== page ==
Silver posset pot, London, England, 1764
Posset, made from hot milk curdled with ale or wine and sometimes thickened with breadcrumbs, was drunk as a popular remedy for colds. Spices could also be added to the mixture. This example has been made to a very high standard from sterling silver. The hallmarks on the base of the pot have revealed the maker to be Jacob Marsh, one of the leading silversmiths of the period, who was producing work between 1741 and 1772. The pot is decorated with a technique known as repoussé. Repoussé is where the silver is hammered from the inside to create a raised pattern.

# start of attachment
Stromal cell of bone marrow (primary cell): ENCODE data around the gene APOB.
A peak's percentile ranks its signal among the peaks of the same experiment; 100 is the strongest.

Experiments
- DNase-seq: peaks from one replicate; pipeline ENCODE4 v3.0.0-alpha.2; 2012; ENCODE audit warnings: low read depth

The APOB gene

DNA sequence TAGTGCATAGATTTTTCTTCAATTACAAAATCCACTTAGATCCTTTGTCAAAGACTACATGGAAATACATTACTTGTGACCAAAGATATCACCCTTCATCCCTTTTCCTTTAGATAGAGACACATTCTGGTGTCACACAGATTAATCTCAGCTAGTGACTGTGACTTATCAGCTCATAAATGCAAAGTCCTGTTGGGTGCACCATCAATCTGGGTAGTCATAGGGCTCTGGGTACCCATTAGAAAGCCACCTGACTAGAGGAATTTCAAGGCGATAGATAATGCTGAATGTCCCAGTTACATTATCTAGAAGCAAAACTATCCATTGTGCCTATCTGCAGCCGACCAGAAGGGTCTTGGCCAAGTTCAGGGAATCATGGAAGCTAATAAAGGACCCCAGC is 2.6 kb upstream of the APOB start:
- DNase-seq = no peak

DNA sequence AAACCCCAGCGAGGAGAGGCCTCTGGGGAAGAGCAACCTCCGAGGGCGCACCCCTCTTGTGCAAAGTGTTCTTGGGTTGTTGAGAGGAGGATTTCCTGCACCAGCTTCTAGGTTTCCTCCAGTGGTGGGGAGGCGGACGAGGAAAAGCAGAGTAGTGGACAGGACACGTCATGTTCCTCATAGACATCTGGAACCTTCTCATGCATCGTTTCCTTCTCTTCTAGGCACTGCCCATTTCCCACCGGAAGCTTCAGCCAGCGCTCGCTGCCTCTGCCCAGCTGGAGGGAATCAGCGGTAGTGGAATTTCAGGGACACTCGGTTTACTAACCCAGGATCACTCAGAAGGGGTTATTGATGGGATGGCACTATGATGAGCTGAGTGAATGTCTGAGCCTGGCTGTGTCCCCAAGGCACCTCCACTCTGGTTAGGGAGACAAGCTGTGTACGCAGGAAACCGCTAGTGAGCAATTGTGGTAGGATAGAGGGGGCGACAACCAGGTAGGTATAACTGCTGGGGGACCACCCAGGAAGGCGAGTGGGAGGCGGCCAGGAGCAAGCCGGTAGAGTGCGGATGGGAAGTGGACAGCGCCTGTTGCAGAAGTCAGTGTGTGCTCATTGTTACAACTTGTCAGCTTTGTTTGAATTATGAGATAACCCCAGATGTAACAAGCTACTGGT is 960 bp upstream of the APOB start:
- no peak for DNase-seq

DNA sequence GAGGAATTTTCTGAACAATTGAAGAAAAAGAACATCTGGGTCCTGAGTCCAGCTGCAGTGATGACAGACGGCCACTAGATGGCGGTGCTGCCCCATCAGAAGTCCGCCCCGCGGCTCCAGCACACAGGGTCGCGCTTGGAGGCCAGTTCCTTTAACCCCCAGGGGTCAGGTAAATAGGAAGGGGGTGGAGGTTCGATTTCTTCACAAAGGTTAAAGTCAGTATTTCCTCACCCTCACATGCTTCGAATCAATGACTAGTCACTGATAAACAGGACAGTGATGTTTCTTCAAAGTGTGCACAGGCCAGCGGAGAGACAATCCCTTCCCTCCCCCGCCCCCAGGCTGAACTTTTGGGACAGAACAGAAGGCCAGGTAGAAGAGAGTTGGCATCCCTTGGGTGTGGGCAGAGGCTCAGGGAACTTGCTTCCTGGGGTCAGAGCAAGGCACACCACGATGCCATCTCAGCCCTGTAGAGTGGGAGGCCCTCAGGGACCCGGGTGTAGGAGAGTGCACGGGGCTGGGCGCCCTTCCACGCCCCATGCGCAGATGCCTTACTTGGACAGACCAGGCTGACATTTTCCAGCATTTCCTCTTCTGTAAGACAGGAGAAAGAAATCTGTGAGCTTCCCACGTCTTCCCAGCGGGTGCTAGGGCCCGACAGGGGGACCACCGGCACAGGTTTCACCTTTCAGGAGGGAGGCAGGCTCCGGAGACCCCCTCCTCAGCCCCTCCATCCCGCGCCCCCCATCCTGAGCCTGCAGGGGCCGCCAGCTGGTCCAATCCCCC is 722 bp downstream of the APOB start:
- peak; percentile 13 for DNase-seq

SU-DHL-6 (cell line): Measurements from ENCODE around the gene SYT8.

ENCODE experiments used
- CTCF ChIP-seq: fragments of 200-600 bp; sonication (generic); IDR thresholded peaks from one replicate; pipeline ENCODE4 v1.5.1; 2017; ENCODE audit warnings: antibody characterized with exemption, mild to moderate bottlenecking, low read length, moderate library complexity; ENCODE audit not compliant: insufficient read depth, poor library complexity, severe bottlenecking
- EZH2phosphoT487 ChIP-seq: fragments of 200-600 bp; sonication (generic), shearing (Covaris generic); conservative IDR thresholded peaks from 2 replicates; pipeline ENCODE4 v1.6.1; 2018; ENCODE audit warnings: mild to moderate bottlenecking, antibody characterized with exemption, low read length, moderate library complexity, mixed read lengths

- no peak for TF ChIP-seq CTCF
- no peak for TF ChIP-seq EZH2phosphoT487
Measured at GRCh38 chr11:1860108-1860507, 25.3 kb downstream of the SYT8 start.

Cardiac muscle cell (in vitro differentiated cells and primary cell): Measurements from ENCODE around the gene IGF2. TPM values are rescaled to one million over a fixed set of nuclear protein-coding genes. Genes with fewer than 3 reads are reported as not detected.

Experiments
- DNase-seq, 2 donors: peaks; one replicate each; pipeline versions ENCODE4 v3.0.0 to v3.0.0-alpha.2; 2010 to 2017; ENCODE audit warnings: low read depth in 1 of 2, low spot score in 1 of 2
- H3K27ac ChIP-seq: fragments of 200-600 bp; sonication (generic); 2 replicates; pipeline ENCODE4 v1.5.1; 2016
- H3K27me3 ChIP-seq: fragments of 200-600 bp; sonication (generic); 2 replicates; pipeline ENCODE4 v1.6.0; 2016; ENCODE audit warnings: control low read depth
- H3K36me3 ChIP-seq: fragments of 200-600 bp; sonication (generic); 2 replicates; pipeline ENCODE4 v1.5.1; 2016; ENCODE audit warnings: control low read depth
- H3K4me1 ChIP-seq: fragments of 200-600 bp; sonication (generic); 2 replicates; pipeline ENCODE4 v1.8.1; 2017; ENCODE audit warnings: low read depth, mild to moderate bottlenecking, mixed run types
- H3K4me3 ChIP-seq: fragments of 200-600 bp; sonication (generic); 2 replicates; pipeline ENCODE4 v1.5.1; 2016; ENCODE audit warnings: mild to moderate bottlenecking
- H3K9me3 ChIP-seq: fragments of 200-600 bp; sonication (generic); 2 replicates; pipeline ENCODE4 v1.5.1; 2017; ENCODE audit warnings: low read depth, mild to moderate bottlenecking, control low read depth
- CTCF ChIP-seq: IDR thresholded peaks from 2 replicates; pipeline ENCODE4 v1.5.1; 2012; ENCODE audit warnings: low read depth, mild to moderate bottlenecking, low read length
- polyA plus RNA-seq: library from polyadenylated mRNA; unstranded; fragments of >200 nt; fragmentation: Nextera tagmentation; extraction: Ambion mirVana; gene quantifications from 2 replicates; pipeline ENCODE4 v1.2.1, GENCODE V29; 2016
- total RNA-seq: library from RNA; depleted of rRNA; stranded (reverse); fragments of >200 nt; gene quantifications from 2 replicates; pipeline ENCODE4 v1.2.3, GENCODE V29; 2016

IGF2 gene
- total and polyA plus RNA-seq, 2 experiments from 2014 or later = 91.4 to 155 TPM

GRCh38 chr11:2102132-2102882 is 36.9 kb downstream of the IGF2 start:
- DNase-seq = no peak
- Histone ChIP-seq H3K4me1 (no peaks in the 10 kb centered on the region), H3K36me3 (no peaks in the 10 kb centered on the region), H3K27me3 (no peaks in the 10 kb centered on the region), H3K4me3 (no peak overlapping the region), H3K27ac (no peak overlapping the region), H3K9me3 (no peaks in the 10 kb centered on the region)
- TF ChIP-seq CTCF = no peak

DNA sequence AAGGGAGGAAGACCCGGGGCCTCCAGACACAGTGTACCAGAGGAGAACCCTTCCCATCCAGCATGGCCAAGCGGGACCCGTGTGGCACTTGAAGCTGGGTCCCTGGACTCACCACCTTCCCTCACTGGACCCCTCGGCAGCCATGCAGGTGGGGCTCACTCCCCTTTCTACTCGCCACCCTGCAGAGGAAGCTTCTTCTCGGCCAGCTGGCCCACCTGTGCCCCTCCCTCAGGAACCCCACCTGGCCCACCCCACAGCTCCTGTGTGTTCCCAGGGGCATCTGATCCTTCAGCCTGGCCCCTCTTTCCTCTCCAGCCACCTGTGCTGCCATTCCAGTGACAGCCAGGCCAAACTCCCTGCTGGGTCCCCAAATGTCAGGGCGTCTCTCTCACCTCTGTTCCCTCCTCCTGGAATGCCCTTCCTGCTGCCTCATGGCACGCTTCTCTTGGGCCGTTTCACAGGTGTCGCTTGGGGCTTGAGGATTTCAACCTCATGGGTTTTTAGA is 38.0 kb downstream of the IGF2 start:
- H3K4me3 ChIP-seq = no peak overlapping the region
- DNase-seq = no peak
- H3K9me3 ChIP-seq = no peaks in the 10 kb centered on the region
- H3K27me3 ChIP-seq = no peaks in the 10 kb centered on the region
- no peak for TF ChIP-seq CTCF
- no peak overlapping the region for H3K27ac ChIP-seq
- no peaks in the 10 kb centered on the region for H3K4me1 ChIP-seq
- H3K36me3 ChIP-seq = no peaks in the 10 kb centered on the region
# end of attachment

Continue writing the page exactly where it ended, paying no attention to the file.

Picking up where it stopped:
Related Themes and Topics
There are 925 related objects. View all related objects
To provide with food or nourishment
Glossary: posset pot
A vessel for posset (hot milk curdled with ale or wine and seasoned with spices). Made in England in the 1700s and 1800s out of stoneware, tin-glazed earthenware, or glass.